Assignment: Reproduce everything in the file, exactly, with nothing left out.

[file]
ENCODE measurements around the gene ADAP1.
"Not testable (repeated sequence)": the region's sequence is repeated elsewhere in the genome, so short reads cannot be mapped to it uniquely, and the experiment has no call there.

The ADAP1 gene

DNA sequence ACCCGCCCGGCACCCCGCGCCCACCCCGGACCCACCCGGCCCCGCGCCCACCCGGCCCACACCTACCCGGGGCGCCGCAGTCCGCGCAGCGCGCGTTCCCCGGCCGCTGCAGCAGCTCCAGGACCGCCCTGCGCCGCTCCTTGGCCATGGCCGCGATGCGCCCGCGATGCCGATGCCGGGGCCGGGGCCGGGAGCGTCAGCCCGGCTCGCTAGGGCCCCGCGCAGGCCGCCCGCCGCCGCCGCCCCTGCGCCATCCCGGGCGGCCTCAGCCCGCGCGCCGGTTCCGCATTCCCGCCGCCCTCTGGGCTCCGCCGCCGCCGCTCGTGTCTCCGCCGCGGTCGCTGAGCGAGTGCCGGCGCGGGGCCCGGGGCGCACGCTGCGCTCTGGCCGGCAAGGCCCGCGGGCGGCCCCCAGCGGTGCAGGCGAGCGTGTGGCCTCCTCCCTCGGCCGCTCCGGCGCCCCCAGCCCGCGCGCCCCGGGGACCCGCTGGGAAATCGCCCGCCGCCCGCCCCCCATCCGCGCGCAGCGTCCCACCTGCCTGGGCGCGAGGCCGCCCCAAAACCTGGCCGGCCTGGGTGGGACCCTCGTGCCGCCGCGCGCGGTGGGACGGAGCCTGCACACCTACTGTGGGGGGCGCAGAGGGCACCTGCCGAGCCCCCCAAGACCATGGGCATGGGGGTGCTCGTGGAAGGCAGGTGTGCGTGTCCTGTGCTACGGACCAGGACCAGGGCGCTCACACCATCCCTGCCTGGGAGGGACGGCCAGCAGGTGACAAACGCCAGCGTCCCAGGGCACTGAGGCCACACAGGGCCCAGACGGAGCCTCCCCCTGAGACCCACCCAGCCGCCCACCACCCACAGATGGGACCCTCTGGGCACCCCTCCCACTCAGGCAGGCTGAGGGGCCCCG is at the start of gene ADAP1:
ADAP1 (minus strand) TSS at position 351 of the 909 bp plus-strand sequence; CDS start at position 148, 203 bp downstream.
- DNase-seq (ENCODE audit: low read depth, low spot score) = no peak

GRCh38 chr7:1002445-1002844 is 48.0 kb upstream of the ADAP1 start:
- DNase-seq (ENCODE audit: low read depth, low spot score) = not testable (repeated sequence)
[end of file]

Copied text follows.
ENCODE measurements around the gene ADAP1.
"Not testable (repeated sequence)": the region's sequence is repeated elsewhere in the genome, so short reads cannot be mapped to it uniquely, and the experiment has no call there.

The ADAP1 gene

DNA sequence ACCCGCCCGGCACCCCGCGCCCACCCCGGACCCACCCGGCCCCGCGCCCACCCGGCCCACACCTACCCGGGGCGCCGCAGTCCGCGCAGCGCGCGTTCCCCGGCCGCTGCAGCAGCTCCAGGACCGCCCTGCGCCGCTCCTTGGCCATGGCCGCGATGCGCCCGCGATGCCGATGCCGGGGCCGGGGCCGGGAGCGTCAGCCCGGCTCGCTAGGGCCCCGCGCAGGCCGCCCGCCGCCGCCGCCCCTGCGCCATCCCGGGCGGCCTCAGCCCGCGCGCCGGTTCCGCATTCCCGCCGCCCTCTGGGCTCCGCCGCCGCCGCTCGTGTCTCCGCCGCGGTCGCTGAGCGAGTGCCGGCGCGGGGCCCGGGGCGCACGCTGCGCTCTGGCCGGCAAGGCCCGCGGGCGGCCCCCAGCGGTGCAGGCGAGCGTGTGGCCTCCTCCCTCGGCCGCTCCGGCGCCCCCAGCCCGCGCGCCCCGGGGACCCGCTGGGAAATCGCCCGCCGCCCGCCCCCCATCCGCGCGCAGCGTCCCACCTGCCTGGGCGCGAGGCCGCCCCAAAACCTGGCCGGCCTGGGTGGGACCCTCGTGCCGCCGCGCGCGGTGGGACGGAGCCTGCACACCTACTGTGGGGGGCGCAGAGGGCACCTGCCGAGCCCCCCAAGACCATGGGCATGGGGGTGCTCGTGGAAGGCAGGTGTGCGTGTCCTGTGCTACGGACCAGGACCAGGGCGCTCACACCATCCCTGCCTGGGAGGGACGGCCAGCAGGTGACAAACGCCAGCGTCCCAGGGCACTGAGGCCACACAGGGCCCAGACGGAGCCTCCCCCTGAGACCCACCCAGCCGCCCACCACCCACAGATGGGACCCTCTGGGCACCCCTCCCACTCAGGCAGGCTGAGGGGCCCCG is at the start of gene ADAP1:
ADAP1 (minus strand) TSS at position 351 of the 909 bp plus-strand sequence; CDS start at position 148, 203 bp downstream.
- DNase-seq (ENCODE audit: low read depth, low spot score) = no peak

GRCh38 chr7:1002445-1002844 is 48.0 kb upstream of the ADAP1 start:
- DNase-seq (ENCODE audit: low read depth, low spot score) = not testable (repeated sequence)